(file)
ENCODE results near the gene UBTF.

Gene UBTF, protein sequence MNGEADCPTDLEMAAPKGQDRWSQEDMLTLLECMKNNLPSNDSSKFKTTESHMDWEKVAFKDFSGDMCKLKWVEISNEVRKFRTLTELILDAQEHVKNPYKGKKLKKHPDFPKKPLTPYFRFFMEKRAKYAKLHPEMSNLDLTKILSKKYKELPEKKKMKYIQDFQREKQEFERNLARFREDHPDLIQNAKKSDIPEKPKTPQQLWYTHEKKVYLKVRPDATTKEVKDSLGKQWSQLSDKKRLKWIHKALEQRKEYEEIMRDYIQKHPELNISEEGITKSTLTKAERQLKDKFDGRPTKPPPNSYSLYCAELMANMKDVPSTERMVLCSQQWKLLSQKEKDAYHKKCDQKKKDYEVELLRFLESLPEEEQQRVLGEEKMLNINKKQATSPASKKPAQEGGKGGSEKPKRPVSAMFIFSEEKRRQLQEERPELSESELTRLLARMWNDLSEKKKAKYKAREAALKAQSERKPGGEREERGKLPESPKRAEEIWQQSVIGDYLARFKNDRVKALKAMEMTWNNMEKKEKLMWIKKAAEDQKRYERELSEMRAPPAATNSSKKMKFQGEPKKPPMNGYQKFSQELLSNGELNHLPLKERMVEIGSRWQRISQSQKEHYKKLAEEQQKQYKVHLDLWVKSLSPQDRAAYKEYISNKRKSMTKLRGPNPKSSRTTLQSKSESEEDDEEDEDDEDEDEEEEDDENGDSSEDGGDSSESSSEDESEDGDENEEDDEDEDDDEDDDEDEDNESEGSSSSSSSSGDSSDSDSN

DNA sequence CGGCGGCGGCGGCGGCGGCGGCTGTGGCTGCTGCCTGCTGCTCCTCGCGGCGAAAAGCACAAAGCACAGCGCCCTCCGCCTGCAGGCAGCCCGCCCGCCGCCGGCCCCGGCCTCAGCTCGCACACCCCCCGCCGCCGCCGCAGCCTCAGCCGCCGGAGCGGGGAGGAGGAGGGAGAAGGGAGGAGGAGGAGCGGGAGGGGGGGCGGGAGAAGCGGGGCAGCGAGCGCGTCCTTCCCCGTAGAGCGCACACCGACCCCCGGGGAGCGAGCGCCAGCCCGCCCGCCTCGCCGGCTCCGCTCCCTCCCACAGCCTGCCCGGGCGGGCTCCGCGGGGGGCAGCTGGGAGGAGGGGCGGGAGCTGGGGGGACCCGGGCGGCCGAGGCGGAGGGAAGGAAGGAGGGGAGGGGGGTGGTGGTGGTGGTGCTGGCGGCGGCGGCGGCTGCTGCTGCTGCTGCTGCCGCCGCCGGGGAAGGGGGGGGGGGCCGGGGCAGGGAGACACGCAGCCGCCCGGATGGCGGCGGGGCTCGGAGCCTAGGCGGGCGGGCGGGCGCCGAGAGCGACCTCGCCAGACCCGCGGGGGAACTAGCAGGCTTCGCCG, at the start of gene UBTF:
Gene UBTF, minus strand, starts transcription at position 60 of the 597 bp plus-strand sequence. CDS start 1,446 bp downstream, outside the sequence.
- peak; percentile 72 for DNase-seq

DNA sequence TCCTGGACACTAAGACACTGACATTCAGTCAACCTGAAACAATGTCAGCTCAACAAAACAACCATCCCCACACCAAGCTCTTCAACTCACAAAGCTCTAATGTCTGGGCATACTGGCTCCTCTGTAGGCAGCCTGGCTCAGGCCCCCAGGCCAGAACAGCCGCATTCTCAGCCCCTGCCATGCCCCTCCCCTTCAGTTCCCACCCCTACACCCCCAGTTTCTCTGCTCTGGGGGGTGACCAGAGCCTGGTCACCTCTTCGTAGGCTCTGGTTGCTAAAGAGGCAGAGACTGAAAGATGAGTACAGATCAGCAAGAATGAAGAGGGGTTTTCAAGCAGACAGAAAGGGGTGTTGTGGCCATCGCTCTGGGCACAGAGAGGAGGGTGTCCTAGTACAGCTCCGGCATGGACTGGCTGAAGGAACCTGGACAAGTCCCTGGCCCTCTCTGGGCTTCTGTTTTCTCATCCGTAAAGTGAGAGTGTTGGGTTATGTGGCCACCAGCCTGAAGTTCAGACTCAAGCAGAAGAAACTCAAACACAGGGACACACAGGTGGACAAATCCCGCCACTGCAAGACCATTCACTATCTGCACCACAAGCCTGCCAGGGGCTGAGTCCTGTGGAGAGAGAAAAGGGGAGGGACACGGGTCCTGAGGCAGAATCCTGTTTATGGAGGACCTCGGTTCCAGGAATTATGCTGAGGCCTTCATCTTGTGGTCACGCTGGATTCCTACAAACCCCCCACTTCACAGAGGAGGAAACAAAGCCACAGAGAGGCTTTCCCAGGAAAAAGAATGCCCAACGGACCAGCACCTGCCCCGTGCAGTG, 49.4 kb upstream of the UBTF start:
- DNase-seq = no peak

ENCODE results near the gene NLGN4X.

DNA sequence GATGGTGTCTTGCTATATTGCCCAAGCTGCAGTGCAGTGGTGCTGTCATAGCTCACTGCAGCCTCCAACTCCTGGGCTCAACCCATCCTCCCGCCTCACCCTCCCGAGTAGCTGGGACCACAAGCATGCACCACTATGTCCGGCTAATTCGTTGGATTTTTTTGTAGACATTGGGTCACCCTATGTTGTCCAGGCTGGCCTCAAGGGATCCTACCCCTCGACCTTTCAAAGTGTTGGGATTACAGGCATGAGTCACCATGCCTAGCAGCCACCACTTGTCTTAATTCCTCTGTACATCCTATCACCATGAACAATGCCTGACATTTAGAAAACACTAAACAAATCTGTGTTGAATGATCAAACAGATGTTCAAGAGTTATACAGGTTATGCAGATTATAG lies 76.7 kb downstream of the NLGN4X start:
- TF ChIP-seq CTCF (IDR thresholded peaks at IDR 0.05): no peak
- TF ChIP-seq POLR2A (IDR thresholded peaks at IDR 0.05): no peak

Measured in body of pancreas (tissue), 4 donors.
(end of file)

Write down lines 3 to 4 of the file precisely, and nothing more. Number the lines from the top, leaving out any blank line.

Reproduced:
DNA sequence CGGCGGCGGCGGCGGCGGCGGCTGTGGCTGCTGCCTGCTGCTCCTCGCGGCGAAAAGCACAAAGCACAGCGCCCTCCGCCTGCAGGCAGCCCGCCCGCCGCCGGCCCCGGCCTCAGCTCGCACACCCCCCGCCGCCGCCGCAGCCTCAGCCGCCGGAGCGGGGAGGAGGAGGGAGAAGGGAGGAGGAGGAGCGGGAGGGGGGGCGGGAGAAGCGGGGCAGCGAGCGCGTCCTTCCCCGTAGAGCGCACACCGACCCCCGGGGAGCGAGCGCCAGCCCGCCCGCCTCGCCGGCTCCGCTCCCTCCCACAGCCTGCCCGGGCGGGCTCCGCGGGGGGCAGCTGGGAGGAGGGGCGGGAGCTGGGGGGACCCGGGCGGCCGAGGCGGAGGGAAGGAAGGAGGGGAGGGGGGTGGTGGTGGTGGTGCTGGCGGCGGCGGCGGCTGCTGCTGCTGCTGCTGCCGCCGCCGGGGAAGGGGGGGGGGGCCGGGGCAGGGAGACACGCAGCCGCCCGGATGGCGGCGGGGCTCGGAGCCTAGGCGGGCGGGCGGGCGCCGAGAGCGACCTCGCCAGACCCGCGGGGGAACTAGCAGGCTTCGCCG, at the start of gene UBTF:
Gene UBTF, minus strand, starts transcription at position 60 of the 597 bp plus-strand sequence. CDS start 1,446 bp downstream, outside the sequence.